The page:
In today’s environment, it’s often the case that a single worker can work from anywhere. A doctor might travel to multiple hospitals in different cities. A law firm might have several offices around the world. A regional manager of a chain may cycle through different locations every week. Hoteling makes it easy to bring your phone number or extension with you without actually bringing your phone with you.

4. Custom Hold Music: Every Minute Counts

Have you ever heard the slogan, “Get sold on hold”? It’s a catchy slogan, and more than a few marketing companies use it. The idea is that any company can use music on hold, but you have a captive audience, and you can use that time to tell your customers more about your companies. Now to be sure, there are tacky and annoying ways to do this, which you should avoid. But in my own experience, I’ve been entertained by swing songs extolling the virtues of a new car, been reminded to have my card ready, and have taken the suggestion that I use the web site instead.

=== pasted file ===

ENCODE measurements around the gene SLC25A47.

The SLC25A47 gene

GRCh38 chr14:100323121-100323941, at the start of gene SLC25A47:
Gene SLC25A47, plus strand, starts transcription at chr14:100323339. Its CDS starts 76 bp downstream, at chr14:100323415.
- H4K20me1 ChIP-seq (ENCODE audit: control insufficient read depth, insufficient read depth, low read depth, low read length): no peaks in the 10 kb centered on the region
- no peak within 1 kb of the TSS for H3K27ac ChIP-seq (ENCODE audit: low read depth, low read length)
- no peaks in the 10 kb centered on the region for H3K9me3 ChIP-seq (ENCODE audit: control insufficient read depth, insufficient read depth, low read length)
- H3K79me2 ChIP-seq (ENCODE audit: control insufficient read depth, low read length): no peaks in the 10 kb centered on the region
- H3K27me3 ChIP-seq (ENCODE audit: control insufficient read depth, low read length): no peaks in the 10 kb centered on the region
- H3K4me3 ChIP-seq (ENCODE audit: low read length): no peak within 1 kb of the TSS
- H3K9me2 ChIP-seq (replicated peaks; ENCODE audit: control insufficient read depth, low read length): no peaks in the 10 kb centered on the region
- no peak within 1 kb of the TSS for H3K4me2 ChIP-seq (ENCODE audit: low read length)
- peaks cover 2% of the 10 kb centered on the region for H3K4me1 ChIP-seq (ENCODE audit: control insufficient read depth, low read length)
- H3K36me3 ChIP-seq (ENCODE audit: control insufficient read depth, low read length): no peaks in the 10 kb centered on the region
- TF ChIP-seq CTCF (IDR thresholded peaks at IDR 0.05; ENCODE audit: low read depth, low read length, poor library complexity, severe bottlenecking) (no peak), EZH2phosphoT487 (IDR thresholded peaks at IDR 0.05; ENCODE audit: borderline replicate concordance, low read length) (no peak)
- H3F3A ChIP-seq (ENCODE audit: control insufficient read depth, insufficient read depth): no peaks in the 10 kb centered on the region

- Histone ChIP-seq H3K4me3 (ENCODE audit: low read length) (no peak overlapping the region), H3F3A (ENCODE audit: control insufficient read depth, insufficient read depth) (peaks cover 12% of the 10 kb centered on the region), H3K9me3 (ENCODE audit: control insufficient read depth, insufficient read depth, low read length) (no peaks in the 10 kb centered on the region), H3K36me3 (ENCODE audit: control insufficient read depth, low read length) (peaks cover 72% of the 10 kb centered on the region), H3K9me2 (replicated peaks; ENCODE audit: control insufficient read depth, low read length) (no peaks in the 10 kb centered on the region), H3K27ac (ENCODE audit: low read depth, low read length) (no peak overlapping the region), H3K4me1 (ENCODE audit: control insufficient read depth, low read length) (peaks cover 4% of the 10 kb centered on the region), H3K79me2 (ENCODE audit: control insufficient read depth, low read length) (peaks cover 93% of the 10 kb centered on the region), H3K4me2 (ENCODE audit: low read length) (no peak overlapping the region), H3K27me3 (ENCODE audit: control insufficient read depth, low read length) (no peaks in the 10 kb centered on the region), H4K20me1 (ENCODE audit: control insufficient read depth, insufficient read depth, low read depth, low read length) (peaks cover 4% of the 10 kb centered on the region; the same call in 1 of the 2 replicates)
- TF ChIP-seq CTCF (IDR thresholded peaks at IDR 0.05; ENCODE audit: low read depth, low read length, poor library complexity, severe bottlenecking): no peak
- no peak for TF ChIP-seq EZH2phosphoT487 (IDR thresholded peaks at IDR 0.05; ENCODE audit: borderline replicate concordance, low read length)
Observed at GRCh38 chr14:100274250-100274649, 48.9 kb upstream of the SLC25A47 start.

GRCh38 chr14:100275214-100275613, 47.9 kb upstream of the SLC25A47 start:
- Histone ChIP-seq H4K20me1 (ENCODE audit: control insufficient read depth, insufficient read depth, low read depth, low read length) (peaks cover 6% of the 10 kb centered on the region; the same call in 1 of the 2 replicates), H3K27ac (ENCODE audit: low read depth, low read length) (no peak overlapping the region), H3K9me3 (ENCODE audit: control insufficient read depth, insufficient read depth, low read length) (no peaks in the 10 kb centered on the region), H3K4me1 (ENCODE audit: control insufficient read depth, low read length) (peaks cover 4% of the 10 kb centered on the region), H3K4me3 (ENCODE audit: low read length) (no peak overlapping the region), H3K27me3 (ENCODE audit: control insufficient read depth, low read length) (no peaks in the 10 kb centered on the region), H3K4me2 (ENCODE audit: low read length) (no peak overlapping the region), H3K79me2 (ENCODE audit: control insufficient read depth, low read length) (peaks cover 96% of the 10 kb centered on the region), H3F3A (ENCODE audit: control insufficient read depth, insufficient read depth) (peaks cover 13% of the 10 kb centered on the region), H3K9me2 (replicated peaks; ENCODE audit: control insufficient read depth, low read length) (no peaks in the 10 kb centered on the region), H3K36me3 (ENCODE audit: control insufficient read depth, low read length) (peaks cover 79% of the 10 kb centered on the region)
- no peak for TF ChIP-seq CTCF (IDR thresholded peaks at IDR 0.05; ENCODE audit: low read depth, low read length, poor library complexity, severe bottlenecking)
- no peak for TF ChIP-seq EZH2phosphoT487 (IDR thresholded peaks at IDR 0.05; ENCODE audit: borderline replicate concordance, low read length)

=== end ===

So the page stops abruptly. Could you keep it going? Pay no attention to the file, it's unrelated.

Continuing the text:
I’m not going to endorse a specific company, or even suggest you can’t do it yourself. But what I am telling you is that you have to engage your customers even when they are on hold. Instead of treating it like dead time, use it as an opportunity to tell your customers more about you.

I just want to add a personal pet peeve of mine: When the music stops, or if the “please hold, thank you for your patience” message pauses, I snap to attention, because I think the wait is over. One of the worst experiences I had on hold was waiting for an hour for a certain agency that not only paused the music to have a waiting message, but then interrupted that message to give me another one. Please, as a personal favor to your humble narrator, Do. Not. Do. This. Make your music and message flow seamlessly and only be stopped when the line is available.

5. Escape From Queue: Yes, You Can Hit the Escape Key on a Call!